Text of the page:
Dead Sea
 
 

View of Dead Sea
The Dead Sea is a salt lake bordering Jordan to the east, and Palestine and Israel to the west. Its surface and shores are 427 metres (1,401 ft) below sea level, Earth's lowest elevation on land. The Dead Sea is 306 m (1,004 ft) deep, the deepest hypersaline lake in the world. With 34.2% salinity (in 2011), it is also one of the world's saltiest bodies of water, though Lake Vanda in Antarctica (35%), Lake Assal (Djibouti) (34.8%), Lagoon Garabogazkol in the Caspian Sea (up to 35%) and some hypersaline ponds and lakes of the McMurdo Dry Valleys in Antarctica (such as Don Juan Pond (44%)) have reported higher salinities. It is 9.6 times as salty as the ocean. This salinity makes for a harsh environment in which animals cannot flourish, hence its name. The Dead Sea is 50 kilometres (31 mi) long and 15 kilometres (9 mi) wide at its widest point. It lies in the Jordan Rift Valley, and its main tributary is the Jordan River.

The Dead Sea has attracted visitors from around the Mediterranean basin for thousands of years. Biblically, it was a place of refuge for King David. It was one of the world's first health resorts (for Herod the Great), and it has been the supplier of a wide variety of products, from balms for Egyptian mummification to potash for fertilizers. People also use the salt and the minerals from the Dead Sea to create cosmetics and herbal sachets.

Floating on the Dead Sea
The Dead Sea has a rich history – from Biblical writings, to how the Egyptians used the mud in their mummification process – but little has changed since the days of Cleopatra, who lusted after its healing properties and built the world's first ever spa along its shores. It is difficult not to get caught up in its claim for beautification when you're there, and floating, and covered completely in mud.

You actually float in the water without even trying and getting into the water was so surreal. Not only is the dead sea an amazing thing to see but we also were able to visit the Masada fortress nearby which was a great piece of history to learn about. There is mud near the Dead Sea that is known for having exceptional qualities for your skin. I was able to cover my entire body with it.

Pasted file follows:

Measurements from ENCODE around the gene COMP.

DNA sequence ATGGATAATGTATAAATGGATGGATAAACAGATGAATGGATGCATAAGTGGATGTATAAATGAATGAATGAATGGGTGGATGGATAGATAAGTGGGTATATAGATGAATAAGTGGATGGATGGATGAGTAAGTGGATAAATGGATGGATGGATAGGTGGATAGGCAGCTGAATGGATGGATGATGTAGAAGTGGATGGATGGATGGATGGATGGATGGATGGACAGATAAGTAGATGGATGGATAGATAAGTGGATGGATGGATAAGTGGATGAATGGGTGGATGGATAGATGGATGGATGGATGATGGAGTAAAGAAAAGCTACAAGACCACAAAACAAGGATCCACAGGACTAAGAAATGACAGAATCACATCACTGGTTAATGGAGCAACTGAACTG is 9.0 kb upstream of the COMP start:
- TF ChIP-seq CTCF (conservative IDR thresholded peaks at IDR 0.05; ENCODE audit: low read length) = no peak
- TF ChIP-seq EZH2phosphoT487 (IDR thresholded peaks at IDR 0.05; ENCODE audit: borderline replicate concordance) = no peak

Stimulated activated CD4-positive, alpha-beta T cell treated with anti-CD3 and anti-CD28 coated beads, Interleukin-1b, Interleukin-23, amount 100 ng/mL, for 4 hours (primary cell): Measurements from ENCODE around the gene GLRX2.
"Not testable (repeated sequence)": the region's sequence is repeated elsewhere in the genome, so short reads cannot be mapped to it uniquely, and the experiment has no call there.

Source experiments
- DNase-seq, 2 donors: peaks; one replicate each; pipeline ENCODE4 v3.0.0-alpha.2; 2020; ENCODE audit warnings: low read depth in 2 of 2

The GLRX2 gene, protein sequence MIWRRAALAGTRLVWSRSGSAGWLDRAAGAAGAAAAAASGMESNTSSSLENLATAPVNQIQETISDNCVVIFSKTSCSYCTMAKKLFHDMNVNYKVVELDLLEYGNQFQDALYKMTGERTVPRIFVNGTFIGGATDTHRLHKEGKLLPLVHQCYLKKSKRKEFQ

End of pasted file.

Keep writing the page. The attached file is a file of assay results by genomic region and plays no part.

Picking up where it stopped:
Natural Dead Sea Body Mud
Body Mud Mask it is 100% Organic Dead Sea Black Mud & Minerals from the Dead Sea In Jordan. The Dead Sea Mud Mask cleanses, moisturizes and removes impurities from the skin leaving it freshly glowing. It Also stimulates blood circulation and it is effective in the treatment of rheumatism, Also It May Reduces The Effects Of Psoriasis, Eczema, And Other Skin Disorders.

Form : Dead Sea wet paste Mud Mask ,Cleaned & Filtered From Impurities ,Stones , Large & Small Particles , Sterilized By Heat and Ready to be used on Body for Spa's & Personal use.

Shore Cave
A cave on the Jordanian shore of the Dead Sea near Zara spring, where splashing waves have left a thick layer of salt crystals and stalactites.

Salt Evaporation Ponds
Salt evaporation ponds, also called salterns or salt pans, are shallow artificial ponds designed to extract salts from sea water or other brines. The seawater or brine is fed into large ponds and water is drawn out through natural evaporation which allows the salt to be subsequently harvested. The ponds also provide a productive resting and feeding ground for many species of waterbirds, which may include endangered species. The ponds are commonly separated by levees.

Due to variable algal concentrations, vivid colors – from pale green to bright red – are created in the evaporation ponds. The color indicates the salinity of the ponds. Microorganisms change their hues as the salinity of the pond increases. In low- to mid-salinity ponds, green algae such as Dunaliella salina are predominant, although these algae can also take on an orange hue. In middle- to high-salinity ponds, Halobacteria, which is actually a group of halophilic Archaea (sometimes called Haloarchaea), shift the colour to pink, red and orange. Other bacteria such as Stichococcus also contribute tints.

Coastal Erosion
Coastal erosion is a natural process along the world's coastlines that occurs through the actions of currents and waves and results in the loss of sediment in some places and accretion in others.

Coastal erosion is the wearing away of land or the removal of beach or dune sediments by wave action, tidal currents, wave currents, or drainage (see also beach evolution). Waves, generated by storms, wind, or fast moving motor craft, cause coastal erosion, which may take the form of long-term losses of sediment and rocks, or merely the temporary redistribution of coastal sediments; erosion in one location may result in accretion nearby. The study of erosion and sediment redistribution is called 'coastal morphodynamics'. It may be caused by hydraulic action, abrasion, and corrosion.

On non-rocky coasts, coastal erosion results in dramatic rock formations in areas where the coastline contains rock layers or fracture zones with varying resistance to erosion. Softer areas become eroded much faster than harder ones, which typically result in landforms such as tunnels, bridges, columns, and pillars.
 

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